Food that looks good, tastes good and does good, too.
Now, though, it’s a term with more clout, one that all the best chefs talk about, alongside hyperlocal and homegrown. Where once they’d have hankered for a kitchen lab, these days it’s a chemical-free veg patch that’s the sine qua non. Techie gizmos have been replaced with composting teas.
This approach isn’t a fad. It’s an ethos born from a genuine love of provenance. While it’d be easy to construe tattooed barfolk lovingly concocting bitters from home-harvested herbs, or devoted chefs manning their beehives as self-indulgent, the result is a worthy one – reducing carbon footprints and being gentler to nature. We diners also benefit, reaping cleaner, lip-smackingly fresh ingredients on our plates. Here are the culinary cultivators leading this shift.
Open Farm Community, Singapore
“Our vision is to bring to life, the impact of urban farming in Singapore, and in doing so, strengthen our understanding and respect for food and its origins.” This the opening gambit on Singapore’s Open Farm website. As the name suggests, this place is as much about sharing knowledge, as it is about fine food. The team’s unerring ambition to reconnect the locale with their roots means they have introduced food tours of the orchards, talks, gardening workshops, as well as a chance to dine at the bountiful restaurant.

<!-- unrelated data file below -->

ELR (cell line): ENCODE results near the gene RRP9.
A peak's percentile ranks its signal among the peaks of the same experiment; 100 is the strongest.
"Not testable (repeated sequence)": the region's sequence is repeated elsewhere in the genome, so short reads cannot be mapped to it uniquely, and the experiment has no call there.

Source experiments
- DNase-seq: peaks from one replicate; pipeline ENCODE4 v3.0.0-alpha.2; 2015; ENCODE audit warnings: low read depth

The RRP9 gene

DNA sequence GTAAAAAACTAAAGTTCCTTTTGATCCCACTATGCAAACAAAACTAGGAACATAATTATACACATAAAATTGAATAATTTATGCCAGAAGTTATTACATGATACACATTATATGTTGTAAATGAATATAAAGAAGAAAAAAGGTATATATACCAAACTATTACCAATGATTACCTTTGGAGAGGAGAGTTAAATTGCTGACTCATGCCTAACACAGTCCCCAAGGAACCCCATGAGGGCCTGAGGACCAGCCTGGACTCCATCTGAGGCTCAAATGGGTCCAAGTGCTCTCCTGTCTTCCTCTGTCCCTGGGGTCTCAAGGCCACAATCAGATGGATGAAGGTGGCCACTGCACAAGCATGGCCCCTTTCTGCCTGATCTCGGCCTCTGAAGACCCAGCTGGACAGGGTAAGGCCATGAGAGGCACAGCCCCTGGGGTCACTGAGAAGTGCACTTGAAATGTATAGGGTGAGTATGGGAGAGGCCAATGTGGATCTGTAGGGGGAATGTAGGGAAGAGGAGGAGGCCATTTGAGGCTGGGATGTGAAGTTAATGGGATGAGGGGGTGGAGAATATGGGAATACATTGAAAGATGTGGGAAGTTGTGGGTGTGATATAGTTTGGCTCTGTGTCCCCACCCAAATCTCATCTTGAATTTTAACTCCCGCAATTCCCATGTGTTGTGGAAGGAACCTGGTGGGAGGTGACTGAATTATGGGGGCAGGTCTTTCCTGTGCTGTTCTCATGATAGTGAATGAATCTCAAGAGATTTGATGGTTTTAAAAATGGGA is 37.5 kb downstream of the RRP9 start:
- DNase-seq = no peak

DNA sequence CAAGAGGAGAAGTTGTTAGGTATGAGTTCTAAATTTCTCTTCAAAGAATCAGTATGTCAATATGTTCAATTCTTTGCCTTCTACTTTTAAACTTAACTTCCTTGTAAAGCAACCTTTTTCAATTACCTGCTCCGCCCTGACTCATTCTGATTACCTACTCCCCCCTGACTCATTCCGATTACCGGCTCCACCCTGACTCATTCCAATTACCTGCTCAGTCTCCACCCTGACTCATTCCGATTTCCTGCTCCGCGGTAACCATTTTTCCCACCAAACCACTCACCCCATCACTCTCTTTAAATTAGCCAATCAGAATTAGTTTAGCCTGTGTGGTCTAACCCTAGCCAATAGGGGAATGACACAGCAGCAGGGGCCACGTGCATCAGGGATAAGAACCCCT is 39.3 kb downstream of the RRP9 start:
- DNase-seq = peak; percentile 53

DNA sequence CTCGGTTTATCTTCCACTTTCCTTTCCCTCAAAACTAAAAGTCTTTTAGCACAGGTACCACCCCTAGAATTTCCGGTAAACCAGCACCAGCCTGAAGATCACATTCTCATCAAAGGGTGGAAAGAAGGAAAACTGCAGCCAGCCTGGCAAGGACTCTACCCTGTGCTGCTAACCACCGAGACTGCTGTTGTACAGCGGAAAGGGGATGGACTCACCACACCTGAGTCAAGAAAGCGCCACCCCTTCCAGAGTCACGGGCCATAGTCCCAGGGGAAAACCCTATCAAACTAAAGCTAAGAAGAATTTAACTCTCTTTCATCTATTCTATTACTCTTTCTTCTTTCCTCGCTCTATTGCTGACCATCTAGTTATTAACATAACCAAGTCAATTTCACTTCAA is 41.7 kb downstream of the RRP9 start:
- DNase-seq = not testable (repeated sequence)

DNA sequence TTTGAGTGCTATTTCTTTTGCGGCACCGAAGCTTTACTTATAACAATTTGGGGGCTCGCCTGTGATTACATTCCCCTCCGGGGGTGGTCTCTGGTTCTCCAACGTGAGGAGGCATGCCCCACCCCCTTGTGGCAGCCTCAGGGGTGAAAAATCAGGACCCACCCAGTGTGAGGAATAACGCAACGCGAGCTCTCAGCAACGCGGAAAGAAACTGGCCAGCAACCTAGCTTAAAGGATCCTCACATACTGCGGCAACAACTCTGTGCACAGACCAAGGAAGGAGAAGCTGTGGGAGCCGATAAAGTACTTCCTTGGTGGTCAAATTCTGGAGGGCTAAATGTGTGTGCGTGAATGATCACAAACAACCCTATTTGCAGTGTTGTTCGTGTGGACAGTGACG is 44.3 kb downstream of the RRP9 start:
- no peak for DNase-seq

If you’re going for the latter, Mr Oliver Truesdale-Jutras, a Canadian chef who recently took over the kitchen, uses 80 per cent of ingredients from south-east Asia and Singapore. The hot favourite among locals is the prawn pappardelle laksa reduction, chilli garlic oil, kaffir lime leaf, soft-shell prawn tempura. Another must-order is steamed barramundi, dashi butter, snap peas and shoots, garden manioc, pulut hitam furikake.
Article source: Mr Porter